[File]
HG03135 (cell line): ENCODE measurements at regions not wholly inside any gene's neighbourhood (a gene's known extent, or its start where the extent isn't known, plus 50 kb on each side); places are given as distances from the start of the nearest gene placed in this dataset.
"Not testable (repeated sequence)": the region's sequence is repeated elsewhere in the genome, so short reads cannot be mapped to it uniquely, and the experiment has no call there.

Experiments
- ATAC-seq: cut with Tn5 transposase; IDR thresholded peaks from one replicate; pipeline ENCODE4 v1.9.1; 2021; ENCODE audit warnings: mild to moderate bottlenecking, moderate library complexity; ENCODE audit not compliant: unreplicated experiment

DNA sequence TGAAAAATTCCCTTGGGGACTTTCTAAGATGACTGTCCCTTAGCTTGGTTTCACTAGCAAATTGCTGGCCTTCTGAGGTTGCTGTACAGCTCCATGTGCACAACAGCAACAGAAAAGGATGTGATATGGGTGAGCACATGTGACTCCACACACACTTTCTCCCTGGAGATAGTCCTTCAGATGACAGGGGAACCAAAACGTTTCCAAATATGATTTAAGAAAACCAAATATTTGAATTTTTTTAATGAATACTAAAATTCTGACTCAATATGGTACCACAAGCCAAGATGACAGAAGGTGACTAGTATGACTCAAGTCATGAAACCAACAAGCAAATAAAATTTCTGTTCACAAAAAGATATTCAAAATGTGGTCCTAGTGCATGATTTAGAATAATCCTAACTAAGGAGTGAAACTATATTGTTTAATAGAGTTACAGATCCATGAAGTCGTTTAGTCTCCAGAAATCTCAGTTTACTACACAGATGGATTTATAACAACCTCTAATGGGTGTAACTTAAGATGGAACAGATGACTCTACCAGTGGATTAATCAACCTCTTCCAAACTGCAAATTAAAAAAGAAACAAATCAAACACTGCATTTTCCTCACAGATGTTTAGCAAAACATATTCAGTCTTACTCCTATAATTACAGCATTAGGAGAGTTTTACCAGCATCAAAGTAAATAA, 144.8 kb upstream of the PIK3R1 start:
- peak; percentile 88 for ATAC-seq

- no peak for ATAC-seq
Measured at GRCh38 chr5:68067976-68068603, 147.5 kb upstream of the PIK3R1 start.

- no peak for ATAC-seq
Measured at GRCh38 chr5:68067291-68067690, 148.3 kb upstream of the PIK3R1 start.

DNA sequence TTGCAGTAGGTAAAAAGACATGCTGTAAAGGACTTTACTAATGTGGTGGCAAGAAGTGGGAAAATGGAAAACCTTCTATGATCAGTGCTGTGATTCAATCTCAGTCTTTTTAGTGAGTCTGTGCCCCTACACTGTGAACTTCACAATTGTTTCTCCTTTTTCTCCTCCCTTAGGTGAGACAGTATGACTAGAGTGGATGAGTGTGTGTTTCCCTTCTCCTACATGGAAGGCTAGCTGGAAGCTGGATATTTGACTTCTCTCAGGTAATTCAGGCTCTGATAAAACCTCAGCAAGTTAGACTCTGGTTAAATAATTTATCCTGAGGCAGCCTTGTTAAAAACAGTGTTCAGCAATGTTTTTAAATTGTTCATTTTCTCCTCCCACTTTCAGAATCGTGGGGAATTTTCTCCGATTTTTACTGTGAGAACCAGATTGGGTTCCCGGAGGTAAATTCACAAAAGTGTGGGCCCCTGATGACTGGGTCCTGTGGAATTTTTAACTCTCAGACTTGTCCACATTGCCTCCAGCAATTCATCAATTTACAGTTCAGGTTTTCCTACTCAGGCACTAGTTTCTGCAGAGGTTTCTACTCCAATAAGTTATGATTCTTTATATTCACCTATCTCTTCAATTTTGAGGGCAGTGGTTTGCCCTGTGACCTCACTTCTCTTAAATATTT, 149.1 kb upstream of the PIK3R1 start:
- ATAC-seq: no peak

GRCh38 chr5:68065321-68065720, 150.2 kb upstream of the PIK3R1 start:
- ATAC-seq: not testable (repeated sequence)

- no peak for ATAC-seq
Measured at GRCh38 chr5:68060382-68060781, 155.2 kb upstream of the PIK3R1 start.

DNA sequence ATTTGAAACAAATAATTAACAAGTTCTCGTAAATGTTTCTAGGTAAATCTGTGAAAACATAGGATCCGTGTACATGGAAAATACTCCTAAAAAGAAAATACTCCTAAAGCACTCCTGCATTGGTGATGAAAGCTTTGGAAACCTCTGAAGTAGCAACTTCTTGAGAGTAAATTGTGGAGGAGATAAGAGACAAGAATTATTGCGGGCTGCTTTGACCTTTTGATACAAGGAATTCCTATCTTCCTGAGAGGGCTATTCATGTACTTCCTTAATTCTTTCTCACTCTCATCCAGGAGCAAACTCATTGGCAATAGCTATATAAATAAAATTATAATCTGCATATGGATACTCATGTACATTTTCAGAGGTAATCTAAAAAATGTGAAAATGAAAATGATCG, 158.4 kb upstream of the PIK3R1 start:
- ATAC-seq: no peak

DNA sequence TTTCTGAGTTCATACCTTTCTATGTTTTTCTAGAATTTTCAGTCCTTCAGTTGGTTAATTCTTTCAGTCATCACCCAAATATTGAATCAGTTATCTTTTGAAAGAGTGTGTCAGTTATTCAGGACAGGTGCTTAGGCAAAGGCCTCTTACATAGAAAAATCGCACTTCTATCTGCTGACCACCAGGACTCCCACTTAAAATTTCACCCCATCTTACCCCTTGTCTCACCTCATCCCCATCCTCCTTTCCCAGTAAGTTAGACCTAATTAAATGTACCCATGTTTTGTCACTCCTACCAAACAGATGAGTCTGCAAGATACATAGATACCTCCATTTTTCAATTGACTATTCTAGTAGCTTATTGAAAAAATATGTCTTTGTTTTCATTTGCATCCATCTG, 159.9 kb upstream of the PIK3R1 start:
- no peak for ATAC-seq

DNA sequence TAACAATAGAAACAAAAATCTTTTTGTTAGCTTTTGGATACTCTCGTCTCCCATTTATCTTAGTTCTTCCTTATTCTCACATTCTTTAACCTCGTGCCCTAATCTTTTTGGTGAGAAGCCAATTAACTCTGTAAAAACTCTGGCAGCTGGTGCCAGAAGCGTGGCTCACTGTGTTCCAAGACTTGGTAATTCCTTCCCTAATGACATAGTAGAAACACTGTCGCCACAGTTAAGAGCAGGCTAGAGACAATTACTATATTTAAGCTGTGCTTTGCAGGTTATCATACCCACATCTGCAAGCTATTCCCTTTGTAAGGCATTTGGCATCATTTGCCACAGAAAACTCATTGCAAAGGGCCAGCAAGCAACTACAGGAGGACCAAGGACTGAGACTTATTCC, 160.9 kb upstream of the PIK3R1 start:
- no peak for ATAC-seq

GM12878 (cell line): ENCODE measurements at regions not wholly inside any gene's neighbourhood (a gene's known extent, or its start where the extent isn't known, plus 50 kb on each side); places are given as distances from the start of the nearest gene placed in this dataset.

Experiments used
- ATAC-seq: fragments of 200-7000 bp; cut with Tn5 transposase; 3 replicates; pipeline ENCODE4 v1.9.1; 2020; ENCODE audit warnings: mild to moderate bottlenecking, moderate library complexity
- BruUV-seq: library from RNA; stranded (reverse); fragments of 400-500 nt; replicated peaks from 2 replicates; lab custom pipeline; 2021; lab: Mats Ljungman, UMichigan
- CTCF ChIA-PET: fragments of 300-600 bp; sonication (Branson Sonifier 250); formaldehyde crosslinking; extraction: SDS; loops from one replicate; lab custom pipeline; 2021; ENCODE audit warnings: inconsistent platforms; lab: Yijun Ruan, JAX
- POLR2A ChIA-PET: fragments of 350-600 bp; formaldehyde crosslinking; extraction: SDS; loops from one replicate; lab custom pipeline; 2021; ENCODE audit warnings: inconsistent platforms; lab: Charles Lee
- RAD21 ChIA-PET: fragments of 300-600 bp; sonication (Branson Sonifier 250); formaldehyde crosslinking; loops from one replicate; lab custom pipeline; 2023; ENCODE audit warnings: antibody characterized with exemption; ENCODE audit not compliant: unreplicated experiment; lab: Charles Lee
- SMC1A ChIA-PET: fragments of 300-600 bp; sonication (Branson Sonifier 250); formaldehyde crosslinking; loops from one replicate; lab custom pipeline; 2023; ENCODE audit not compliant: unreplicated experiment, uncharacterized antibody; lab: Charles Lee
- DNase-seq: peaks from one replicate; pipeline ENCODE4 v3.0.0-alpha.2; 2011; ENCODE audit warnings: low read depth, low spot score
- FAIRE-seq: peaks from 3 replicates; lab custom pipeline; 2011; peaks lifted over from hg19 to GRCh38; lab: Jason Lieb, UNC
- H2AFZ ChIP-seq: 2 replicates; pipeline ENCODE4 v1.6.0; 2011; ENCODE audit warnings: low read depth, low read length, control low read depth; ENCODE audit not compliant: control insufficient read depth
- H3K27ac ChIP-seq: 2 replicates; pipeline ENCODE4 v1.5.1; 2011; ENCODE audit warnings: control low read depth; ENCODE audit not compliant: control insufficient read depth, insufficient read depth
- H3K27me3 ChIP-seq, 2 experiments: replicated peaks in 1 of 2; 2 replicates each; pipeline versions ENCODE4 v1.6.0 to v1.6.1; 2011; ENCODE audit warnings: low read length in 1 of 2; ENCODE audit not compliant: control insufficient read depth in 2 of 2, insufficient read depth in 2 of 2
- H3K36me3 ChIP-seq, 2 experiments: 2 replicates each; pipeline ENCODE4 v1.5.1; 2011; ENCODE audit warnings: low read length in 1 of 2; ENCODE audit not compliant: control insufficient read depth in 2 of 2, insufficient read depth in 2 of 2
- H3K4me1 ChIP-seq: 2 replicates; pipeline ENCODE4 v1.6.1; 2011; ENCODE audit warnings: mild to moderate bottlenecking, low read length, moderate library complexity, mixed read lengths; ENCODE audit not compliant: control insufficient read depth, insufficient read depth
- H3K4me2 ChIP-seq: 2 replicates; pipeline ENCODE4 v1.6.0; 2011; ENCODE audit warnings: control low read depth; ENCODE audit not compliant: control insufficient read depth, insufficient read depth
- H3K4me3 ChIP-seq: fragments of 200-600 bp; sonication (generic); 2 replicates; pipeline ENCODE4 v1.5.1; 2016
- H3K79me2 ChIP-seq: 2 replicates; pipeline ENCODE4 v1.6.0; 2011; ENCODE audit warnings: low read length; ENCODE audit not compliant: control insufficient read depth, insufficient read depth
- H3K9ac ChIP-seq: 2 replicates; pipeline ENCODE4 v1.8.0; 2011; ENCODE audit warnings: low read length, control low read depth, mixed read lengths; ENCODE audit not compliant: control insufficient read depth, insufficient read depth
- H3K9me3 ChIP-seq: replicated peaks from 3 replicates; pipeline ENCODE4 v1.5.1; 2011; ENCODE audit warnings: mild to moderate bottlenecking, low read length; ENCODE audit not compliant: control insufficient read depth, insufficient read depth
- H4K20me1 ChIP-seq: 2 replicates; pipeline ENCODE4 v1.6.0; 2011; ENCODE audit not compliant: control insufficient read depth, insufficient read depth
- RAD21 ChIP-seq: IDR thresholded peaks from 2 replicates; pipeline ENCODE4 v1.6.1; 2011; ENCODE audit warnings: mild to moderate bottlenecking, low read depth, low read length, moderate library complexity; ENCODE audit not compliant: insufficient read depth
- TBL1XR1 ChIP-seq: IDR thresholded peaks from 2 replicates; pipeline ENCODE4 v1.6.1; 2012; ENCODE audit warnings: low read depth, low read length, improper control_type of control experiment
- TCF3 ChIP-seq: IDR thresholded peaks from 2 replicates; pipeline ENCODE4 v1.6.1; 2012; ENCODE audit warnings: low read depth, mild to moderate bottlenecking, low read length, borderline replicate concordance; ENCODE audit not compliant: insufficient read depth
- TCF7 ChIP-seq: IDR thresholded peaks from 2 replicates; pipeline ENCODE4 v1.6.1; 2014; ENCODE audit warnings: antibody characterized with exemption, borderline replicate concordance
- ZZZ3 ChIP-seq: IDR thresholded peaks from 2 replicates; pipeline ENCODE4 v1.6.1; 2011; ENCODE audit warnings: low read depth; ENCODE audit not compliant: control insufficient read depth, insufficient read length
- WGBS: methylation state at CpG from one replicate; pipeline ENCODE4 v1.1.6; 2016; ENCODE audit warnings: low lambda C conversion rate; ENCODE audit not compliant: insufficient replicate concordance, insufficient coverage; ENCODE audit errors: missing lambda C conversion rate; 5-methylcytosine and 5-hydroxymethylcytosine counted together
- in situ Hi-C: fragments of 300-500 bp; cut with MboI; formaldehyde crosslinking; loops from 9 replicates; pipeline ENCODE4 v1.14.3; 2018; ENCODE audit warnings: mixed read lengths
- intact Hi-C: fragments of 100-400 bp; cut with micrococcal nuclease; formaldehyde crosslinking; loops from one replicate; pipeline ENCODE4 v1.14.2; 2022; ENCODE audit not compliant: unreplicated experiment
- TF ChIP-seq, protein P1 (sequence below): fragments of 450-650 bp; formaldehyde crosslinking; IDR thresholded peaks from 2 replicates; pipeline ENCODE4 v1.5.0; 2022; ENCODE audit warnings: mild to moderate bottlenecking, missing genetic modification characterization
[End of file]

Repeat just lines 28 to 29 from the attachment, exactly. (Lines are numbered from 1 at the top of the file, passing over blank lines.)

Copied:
- POLR2A ChIA-PET: fragments of 350-600 bp; formaldehyde crosslinking; extraction: SDS; loops from one replicate; lab custom pipeline; 2021; ENCODE audit warnings: inconsistent platforms; lab: Charles Lee
- RAD21 ChIA-PET: fragments of 300-600 bp; sonication (Branson Sonifier 250); formaldehyde crosslinking; loops from one replicate; lab custom pipeline; 2023; ENCODE audit warnings: antibody characterized with exemption; ENCODE audit not compliant: unreplicated experiment; lab: Charles Lee